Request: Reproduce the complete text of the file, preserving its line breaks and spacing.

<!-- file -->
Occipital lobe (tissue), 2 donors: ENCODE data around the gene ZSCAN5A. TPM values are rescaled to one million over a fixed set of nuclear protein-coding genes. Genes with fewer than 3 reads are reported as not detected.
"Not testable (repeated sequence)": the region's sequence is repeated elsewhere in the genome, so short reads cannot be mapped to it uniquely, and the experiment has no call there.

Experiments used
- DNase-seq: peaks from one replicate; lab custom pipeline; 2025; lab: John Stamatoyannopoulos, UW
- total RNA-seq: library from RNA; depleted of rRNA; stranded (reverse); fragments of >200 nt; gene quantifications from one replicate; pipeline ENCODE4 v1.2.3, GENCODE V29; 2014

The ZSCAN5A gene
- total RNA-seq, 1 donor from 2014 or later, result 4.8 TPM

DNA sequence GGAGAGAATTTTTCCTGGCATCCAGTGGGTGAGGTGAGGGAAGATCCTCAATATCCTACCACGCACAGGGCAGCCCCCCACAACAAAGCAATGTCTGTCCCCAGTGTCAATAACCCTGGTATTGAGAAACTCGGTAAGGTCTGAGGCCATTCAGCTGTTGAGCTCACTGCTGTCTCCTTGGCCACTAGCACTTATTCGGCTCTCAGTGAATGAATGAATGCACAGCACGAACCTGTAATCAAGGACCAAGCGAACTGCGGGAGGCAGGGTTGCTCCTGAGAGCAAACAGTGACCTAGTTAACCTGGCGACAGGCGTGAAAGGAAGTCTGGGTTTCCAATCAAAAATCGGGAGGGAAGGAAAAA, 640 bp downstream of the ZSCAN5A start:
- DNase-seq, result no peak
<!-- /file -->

Occipital lobe (tissue), 2 donors: ENCODE data around the gene ZSCAN5A. TPM values are rescaled to one million over a fixed set of nuclear protein-coding genes. Genes with fewer than 3 reads are reported as not detected.
"Not testable (repeated sequence)": the region's sequence is repeated elsewhere in the genome, so short reads cannot be mapped to it uniquely, and the experiment has no call there.

Experiments used
- DNase-seq: peaks from one replicate; lab custom pipeline; 2025; lab: John Stamatoyannopoulos, UW
- total RNA-seq: library from RNA; depleted of rRNA; stranded (reverse); fragments of >200 nt; gene quantifications from one replicate; pipeline ENCODE4 v1.2.3, GENCODE V29; 2014

The ZSCAN5A gene
- total RNA-seq, 1 donor from 2014 or later, result 4.8 TPM

DNA sequence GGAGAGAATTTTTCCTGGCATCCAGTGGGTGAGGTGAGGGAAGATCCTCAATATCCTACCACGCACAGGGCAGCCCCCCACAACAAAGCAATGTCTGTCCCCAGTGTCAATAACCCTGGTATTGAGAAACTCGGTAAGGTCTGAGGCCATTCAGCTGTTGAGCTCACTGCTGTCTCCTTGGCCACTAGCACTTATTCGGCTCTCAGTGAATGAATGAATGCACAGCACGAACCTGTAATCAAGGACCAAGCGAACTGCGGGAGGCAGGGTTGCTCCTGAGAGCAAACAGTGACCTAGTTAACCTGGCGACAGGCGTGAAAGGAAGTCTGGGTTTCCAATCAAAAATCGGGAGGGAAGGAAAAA, 640 bp downstream of the ZSCAN5A start:
- DNase-seq, result no peak